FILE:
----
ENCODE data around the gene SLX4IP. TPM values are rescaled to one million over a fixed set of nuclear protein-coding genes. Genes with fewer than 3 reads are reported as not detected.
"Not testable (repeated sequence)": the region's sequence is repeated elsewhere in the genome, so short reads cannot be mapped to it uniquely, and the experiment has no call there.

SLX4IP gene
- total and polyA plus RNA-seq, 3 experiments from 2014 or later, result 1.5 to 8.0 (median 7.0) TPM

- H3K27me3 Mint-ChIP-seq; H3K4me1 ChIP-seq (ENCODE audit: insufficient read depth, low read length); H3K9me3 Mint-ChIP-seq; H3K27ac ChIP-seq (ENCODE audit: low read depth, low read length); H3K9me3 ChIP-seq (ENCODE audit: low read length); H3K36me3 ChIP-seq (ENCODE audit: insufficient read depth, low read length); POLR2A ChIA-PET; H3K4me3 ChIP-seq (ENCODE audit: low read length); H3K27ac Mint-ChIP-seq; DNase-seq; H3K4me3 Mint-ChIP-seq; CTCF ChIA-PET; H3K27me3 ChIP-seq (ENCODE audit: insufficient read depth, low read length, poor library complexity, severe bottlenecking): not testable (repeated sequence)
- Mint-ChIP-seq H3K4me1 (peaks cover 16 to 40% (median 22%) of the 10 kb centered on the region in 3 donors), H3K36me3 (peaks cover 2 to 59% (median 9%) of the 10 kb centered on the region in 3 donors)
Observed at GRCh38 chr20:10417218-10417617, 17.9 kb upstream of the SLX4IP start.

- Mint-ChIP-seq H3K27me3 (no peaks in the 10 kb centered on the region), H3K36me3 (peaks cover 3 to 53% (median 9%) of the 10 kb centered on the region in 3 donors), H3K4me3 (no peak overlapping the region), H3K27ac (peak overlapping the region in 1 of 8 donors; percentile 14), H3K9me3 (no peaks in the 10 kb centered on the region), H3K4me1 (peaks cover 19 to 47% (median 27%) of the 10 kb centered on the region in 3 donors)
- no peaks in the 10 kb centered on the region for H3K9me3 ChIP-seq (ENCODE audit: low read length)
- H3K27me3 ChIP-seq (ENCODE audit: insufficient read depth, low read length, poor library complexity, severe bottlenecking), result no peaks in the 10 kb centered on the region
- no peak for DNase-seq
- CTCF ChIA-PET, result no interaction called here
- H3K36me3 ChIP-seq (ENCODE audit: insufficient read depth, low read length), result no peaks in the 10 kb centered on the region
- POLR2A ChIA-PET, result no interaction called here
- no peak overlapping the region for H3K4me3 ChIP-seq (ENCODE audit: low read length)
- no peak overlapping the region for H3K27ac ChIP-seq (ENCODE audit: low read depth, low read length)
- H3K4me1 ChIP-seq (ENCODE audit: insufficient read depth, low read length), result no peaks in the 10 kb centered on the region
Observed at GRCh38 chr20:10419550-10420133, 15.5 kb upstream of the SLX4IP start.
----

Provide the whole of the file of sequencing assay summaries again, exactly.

ENCODE data around the gene SLX4IP. TPM values are rescaled to one million over a fixed set of nuclear protein-coding genes. Genes with fewer than 3 reads are reported as not detected.
"Not testable (repeated sequence)": the region's sequence is repeated elsewhere in the genome, so short reads cannot be mapped to it uniquely, and the experiment has no call there.

SLX4IP gene
- total and polyA plus RNA-seq, 3 experiments from 2014 or later, result 1.5 to 8.0 (median 7.0) TPM

- H3K27me3 Mint-ChIP-seq; H3K4me1 ChIP-seq (ENCODE audit: insufficient read depth, low read length); H3K9me3 Mint-ChIP-seq; H3K27ac ChIP-seq (ENCODE audit: low read depth, low read length); H3K9me3 ChIP-seq (ENCODE audit: low read length); H3K36me3 ChIP-seq (ENCODE audit: insufficient read depth, low read length); POLR2A ChIA-PET; H3K4me3 ChIP-seq (ENCODE audit: low read length); H3K27ac Mint-ChIP-seq; DNase-seq; H3K4me3 Mint-ChIP-seq; CTCF ChIA-PET; H3K27me3 ChIP-seq (ENCODE audit: insufficient read depth, low read length, poor library complexity, severe bottlenecking): not testable (repeated sequence)
- Mint-ChIP-seq H3K4me1 (peaks cover 16 to 40% (median 22%) of the 10 kb centered on the region in 3 donors), H3K36me3 (peaks cover 2 to 59% (median 9%) of the 10 kb centered on the region in 3 donors)
Observed at GRCh38 chr20:10417218-10417617, 17.9 kb upstream of the SLX4IP start.

- Mint-ChIP-seq H3K27me3 (no peaks in the 10 kb centered on the region), H3K36me3 (peaks cover 3 to 53% (median 9%) of the 10 kb centered on the region in 3 donors), H3K4me3 (no peak overlapping the region), H3K27ac (peak overlapping the region in 1 of 8 donors; percentile 14), H3K9me3 (no peaks in the 10 kb centered on the region), H3K4me1 (peaks cover 19 to 47% (median 27%) of the 10 kb centered on the region in 3 donors)
- no peaks in the 10 kb centered on the region for H3K9me3 ChIP-seq (ENCODE audit: low read length)
- H3K27me3 ChIP-seq (ENCODE audit: insufficient read depth, low read length, poor library complexity, severe bottlenecking), result no peaks in the 10 kb centered on the region
- no peak for DNase-seq
- CTCF ChIA-PET, result no interaction called here
- H3K36me3 ChIP-seq (ENCODE audit: insufficient read depth, low read length), result no peaks in the 10 kb centered on the region
- POLR2A ChIA-PET, result no interaction called here
- no peak overlapping the region for H3K4me3 ChIP-seq (ENCODE audit: low read length)
- no peak overlapping the region for H3K27ac ChIP-seq (ENCODE audit: low read depth, low read length)
- H3K4me1 ChIP-seq (ENCODE audit: insufficient read depth, low read length), result no peaks in the 10 kb centered on the region
Observed at GRCh38 chr20:10419550-10420133, 15.5 kb upstream of the SLX4IP start.